Regardless of the type, the clinical signs and symptoms of Cushing’s disease are essentially the same. An increased appetite and thirst, urinating more, lethargy and a poor hair coat. Many cases can develop a bloated, “pot-bellied” appearance to their abdomen. Panting more, thin skin with recurrent skin infections, pigmentation and mineralization, and persistent urine infections, are other clinical signs.  

Getting a confirmed final diagnosis of Cushing’s Disease can be challenging. Your vet will need to take blood samples and urine tests, and further tests may also be required to finally confirm the diagnosis. An abdominal ultrasound examination can be a valuable part of the diagnostic process to determine the size of the adrenal glands and any suspicion of the presence of a tumour.   

Once diagnosed, the treatment of Cushing’s Disease depends on which type of the disease is present.  

The most common cause of Cushing’s Disease is a small, benign Pituitary tumour. Treatment of the pituitary-induced form of Cushing’s disease is with lifelong daily medication therapy, and essential regular check-ups and close monitoring of its effects involving regular blood checks.   

Treatment of an adrenal tumour often requires specialist abdominal surgery. The prognosis for patients diagnosed with malignant adrenal tumours is sadly guarded to poor. In cases of benign adrenal tumours, however, specialist surgery may be curative if successful. If surgery is not an option, some of these patients can also be managed with lifelong medication.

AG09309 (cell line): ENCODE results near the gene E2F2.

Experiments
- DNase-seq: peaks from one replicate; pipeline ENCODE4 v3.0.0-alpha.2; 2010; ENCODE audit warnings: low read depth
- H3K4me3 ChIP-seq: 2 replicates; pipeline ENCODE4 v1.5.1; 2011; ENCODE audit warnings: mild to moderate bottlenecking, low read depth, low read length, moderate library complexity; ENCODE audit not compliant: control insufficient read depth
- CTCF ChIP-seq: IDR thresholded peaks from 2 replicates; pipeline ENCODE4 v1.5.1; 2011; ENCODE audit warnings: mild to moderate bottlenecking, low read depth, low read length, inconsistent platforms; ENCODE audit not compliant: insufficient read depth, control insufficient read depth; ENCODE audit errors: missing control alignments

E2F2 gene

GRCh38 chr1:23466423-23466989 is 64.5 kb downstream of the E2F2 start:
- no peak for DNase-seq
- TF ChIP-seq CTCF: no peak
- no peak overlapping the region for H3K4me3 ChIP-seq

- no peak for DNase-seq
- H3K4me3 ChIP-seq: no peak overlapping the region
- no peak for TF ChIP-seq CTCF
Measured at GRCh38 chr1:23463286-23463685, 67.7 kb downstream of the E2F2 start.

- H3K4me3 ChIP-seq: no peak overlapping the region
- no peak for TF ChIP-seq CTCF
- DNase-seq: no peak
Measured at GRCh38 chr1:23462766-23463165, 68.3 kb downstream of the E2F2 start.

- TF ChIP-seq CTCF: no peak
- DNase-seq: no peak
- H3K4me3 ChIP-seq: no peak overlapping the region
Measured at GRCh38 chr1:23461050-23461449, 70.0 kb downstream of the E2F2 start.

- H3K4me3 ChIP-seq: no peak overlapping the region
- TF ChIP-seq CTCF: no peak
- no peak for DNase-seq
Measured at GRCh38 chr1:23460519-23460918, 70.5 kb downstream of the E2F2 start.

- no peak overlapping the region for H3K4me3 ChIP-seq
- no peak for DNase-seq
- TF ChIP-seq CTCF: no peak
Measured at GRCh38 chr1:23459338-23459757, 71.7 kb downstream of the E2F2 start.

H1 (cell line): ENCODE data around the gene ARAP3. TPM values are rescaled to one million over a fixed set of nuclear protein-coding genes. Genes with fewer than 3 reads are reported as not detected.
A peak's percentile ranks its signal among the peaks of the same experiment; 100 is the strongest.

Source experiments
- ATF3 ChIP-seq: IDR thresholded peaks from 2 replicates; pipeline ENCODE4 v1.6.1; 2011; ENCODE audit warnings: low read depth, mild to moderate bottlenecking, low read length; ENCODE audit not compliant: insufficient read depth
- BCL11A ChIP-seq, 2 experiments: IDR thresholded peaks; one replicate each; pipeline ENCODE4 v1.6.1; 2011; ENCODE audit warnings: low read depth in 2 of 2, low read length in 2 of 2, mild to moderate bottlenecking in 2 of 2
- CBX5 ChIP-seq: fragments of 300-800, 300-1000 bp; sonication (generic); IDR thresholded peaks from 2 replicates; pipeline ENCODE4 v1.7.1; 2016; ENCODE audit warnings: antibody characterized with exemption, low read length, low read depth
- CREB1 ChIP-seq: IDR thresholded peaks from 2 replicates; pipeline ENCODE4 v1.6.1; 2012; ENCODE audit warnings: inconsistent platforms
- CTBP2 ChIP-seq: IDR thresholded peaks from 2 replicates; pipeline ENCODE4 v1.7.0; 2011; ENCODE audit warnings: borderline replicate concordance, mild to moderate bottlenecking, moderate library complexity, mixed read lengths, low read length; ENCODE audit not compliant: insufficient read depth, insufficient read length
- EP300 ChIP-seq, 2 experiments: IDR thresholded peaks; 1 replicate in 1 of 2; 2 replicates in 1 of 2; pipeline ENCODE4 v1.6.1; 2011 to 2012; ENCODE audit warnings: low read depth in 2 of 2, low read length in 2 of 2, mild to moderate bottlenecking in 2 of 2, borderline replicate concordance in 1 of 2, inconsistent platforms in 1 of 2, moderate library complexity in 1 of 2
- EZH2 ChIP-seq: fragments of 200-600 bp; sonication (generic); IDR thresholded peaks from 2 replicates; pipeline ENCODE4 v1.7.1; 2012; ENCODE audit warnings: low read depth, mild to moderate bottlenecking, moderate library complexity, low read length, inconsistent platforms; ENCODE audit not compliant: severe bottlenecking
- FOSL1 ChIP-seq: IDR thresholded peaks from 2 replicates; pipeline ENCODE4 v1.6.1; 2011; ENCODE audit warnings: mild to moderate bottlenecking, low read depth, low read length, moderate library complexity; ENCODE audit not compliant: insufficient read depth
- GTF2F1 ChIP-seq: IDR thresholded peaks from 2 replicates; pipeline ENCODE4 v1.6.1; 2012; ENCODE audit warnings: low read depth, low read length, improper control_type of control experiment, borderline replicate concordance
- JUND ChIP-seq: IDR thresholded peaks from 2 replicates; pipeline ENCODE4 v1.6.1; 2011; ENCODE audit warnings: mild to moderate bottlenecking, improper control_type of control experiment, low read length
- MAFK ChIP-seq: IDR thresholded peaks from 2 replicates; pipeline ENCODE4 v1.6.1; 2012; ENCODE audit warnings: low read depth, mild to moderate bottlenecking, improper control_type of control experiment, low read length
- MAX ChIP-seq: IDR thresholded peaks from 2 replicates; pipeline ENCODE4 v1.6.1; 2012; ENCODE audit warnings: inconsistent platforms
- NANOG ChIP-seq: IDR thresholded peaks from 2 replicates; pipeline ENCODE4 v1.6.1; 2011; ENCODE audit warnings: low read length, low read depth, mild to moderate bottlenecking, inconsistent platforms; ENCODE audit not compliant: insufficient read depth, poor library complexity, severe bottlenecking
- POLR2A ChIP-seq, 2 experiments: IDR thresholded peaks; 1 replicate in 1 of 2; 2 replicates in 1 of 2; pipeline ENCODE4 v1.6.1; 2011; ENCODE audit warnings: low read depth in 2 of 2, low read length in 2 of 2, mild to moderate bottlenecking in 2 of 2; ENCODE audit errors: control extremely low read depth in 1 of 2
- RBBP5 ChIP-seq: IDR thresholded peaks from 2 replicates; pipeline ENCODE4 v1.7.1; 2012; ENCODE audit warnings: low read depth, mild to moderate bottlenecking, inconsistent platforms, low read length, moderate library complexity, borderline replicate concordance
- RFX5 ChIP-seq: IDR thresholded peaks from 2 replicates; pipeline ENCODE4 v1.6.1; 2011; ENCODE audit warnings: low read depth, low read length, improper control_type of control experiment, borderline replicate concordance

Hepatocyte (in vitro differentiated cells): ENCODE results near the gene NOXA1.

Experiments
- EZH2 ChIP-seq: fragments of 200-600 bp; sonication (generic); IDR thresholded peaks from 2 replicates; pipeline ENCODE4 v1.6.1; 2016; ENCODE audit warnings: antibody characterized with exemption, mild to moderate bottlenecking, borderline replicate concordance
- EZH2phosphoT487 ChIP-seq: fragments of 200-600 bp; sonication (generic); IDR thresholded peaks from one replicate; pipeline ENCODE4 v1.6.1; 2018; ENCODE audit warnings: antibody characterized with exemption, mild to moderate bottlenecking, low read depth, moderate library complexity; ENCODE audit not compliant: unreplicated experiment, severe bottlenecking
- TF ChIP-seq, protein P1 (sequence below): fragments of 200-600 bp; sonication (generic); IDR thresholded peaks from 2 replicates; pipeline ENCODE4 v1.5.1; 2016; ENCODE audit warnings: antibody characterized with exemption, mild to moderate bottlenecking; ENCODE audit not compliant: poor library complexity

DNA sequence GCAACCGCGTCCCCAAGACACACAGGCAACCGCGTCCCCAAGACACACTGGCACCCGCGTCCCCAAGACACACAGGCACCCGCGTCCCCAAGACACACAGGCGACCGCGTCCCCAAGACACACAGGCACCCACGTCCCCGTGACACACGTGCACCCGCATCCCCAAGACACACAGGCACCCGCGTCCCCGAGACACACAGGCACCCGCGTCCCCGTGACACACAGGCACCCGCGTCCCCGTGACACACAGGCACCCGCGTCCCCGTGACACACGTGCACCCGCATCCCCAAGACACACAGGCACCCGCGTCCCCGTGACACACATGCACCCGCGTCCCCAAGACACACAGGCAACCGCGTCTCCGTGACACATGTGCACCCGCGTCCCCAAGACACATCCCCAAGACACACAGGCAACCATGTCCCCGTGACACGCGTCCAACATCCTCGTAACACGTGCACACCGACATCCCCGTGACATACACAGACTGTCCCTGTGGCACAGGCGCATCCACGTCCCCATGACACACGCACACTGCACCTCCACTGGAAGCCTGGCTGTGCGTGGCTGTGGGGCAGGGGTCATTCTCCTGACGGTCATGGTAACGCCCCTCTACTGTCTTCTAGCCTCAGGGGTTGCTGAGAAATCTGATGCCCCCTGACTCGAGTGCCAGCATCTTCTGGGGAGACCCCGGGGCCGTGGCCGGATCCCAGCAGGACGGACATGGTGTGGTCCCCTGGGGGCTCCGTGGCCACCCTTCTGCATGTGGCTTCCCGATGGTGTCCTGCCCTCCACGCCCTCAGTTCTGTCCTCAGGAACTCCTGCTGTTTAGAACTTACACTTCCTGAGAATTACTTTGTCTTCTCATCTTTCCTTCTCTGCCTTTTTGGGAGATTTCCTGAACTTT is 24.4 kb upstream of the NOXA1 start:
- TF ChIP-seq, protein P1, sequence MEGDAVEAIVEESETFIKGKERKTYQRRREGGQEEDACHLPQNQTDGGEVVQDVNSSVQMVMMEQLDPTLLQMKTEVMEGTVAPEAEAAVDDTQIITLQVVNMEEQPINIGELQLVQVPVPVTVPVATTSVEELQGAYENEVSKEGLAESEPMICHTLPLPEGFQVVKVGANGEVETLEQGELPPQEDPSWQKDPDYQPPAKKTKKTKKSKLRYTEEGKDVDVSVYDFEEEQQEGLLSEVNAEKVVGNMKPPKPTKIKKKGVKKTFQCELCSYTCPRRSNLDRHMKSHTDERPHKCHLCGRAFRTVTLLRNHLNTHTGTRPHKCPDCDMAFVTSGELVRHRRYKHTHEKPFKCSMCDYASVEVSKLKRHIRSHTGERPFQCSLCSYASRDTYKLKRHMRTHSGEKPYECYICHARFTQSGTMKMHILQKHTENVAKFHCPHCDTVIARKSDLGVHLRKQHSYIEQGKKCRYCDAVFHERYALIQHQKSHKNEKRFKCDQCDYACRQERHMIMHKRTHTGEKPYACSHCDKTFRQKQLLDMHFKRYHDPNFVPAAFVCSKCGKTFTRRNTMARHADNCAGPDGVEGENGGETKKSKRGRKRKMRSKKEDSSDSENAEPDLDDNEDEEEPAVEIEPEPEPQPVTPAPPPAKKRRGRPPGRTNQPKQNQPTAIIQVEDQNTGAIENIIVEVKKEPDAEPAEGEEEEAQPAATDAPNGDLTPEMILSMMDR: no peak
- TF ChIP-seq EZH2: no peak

Dogs who have developed iatrogenic Cushing’s disease due to taking steroid medications for other health conditions, will need to be carefully weaned off those long-term steroids. This must be done in a controlled and gradual manner, so that other complications do not occur.  

If a Pituitary tumour is suspected, and lifelong medication is chosen, your pet must be carefully monitored using blood and urine tests and by monitoring clinical signs. Follow-up blood tests are extremely important to be certain your pet is receiving the correct drug dosage and not too little or too much of the advised medication, both of which can cause concerning complications. While Cushing’s disease cannot be cured, if responsive it generally can be managed well with medication. However, if the patient is not responsive to treatment, and the Pituitary tumour is large and this structure begins to affect the surrounding brain tissues, the pet has a much less favourable prognosis. Further advanced imaging CT/MRI scans may be required for a further diagnosis with these cases.  

Thankfully, lovely "Pearl" had a Pituitary lesion which responded very well to her advised daily treatment and monitoring. Her tremendous thirst lessened after her advised treatment, … and there were no further "accidents" on the kitchen floor!  

If you are concerned about similar symptoms with your dog, please do arrange an appointment with your Vet for an initial check-up.  

Alison Laurie-Chalmers
Senior Consultant
Crown Vets.